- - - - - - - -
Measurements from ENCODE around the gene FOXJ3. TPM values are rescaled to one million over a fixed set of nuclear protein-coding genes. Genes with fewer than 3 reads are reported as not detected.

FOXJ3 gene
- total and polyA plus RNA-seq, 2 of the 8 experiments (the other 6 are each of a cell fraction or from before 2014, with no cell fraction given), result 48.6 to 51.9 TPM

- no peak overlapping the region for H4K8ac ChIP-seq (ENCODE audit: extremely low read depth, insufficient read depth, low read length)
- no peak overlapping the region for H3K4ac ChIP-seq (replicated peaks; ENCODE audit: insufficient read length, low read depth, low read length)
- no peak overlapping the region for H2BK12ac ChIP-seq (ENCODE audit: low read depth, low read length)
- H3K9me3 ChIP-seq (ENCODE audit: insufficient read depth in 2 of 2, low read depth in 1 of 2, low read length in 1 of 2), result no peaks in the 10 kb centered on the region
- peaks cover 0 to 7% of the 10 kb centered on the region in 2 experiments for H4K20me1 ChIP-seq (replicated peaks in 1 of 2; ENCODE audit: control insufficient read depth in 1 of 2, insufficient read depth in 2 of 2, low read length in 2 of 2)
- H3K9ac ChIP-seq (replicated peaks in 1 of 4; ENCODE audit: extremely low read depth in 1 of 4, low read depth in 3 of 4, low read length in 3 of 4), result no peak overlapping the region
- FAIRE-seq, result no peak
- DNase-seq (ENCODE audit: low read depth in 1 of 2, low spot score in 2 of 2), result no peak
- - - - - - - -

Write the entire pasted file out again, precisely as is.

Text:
Measurements from ENCODE around the gene FOXJ3. TPM values are rescaled to one million over a fixed set of nuclear protein-coding genes. Genes with fewer than 3 reads are reported as not detected.

FOXJ3 gene
- total and polyA plus RNA-seq, 2 of the 8 experiments (the other 6 are each of a cell fraction or from before 2014, with no cell fraction given), result 48.6 to 51.9 TPM

- no peak overlapping the region for H4K8ac ChIP-seq (ENCODE audit: extremely low read depth, insufficient read depth, low read length)
- no peak overlapping the region for H3K4ac ChIP-seq (replicated peaks; ENCODE audit: insufficient read length, low read depth, low read length)
- no peak overlapping the region for H2BK12ac ChIP-seq (ENCODE audit: low read depth, low read length)
- H3K9me3 ChIP-seq (ENCODE audit: insufficient read depth in 2 of 2, low read depth in 1 of 2, low read length in 1 of 2), result no peaks in the 10 kb centered on the region
- peaks cover 0 to 7% of the 10 kb centered on the region in 2 experiments for H4K20me1 ChIP-seq (replicated peaks in 1 of 2; ENCODE audit: control insufficient read depth in 1 of 2, insufficient read depth in 2 of 2, low read length in 2 of 2)
- H3K9ac ChIP-seq (replicated peaks in 1 of 4; ENCODE audit: extremely low read depth in 1 of 4, low read depth in 3 of 4, low read length in 3 of 4), result no peak overlapping the region
- FAIRE-seq, result no peak
- DNase-seq (ENCODE audit: low read depth in 1 of 2, low spot score in 2 of 2), result no peak